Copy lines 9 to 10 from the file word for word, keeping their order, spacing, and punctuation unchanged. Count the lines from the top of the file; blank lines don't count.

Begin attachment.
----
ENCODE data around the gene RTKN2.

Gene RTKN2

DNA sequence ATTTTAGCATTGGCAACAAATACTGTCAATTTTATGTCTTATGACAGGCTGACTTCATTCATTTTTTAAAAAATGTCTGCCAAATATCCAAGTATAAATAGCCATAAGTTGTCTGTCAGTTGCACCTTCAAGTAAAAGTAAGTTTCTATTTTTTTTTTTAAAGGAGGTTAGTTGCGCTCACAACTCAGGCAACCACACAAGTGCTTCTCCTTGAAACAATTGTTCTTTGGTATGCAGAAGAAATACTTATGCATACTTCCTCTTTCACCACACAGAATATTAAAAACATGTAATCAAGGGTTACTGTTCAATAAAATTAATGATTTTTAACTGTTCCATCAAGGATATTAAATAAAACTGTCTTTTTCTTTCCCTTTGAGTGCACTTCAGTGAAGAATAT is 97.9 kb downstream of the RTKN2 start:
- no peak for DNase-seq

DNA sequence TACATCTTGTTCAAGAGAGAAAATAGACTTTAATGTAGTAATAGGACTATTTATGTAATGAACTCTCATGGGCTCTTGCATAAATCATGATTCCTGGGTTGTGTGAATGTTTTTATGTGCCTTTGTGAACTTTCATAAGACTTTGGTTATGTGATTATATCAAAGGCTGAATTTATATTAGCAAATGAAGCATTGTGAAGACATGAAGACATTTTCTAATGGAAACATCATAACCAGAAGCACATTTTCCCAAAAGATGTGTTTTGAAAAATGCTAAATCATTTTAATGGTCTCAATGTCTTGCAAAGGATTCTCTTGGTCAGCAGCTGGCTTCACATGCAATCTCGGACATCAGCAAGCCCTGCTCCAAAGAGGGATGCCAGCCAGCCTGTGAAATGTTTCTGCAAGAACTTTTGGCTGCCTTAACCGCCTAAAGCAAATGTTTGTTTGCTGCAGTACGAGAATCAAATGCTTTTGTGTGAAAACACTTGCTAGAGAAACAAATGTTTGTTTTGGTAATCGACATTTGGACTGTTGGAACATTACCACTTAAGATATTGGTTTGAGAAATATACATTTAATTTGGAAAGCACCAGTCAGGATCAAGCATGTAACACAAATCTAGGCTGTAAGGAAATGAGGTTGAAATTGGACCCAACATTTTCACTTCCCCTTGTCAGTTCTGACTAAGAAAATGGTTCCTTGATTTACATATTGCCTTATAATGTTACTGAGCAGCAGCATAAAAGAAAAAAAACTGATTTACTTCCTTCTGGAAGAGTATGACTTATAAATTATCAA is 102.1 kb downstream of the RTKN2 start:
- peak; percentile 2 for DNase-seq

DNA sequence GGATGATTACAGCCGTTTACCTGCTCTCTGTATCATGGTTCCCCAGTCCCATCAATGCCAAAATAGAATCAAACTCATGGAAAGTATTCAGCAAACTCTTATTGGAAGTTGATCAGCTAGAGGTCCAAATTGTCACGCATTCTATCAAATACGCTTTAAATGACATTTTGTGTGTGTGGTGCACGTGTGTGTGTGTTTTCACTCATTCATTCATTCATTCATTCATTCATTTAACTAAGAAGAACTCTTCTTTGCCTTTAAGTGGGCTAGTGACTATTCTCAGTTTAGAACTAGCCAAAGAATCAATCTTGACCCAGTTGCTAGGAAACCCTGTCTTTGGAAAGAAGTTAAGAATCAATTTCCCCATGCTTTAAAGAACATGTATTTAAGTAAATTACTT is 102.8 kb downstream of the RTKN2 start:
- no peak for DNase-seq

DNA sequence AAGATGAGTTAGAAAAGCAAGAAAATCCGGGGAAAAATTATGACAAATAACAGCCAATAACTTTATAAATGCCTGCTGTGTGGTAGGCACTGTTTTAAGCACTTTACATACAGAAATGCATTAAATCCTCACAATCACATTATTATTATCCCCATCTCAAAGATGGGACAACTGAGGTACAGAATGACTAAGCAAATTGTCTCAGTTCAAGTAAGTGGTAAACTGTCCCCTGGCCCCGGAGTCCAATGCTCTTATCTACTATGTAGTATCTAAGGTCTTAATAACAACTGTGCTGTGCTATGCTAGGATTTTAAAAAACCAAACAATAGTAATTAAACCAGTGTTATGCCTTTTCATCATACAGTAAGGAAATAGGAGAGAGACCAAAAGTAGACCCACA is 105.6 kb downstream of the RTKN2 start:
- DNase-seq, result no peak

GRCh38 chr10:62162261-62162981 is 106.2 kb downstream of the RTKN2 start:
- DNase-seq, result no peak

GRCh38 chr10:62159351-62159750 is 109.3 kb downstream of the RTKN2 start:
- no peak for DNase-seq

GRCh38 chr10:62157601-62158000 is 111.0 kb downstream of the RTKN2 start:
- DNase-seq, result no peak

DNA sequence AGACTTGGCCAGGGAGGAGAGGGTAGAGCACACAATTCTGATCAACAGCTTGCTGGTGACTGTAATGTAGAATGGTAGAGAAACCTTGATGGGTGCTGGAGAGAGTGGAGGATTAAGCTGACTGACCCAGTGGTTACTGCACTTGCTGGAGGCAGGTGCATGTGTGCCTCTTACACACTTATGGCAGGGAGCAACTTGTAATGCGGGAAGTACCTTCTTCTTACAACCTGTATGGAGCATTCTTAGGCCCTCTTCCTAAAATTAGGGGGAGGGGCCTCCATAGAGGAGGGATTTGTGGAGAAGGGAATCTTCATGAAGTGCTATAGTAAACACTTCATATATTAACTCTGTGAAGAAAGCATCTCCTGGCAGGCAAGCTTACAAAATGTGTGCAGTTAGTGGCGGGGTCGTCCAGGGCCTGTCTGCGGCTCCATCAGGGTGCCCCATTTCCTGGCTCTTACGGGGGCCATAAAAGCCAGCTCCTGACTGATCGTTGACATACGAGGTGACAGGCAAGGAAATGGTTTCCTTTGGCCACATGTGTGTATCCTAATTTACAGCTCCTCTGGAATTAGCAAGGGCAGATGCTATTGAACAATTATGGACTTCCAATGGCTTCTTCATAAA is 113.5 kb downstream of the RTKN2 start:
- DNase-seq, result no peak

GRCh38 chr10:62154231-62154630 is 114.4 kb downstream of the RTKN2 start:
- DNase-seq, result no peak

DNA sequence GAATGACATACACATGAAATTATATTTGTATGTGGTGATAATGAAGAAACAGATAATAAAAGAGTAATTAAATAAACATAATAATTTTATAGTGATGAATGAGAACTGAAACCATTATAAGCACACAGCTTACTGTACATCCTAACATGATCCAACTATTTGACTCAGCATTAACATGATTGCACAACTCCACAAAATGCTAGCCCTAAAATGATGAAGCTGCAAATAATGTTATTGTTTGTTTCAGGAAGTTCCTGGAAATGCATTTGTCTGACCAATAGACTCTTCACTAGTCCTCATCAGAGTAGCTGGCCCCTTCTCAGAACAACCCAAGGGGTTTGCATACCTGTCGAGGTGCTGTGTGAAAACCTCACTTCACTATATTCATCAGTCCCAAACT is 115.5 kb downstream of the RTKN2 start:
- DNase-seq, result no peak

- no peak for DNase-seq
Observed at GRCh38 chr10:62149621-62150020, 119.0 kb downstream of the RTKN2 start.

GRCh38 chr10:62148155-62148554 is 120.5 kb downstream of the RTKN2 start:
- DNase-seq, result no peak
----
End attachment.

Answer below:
DNA sequence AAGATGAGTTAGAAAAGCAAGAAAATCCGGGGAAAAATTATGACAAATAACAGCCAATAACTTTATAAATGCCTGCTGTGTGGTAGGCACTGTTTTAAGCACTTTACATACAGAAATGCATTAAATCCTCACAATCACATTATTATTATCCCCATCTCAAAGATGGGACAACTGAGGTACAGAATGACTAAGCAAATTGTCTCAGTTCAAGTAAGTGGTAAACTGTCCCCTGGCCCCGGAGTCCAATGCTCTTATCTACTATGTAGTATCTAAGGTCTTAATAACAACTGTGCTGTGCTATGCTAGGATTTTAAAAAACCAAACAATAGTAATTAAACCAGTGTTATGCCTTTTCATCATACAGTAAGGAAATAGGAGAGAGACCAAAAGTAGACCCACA is 105.6 kb downstream of the RTKN2 start:
- DNase-seq, result no peak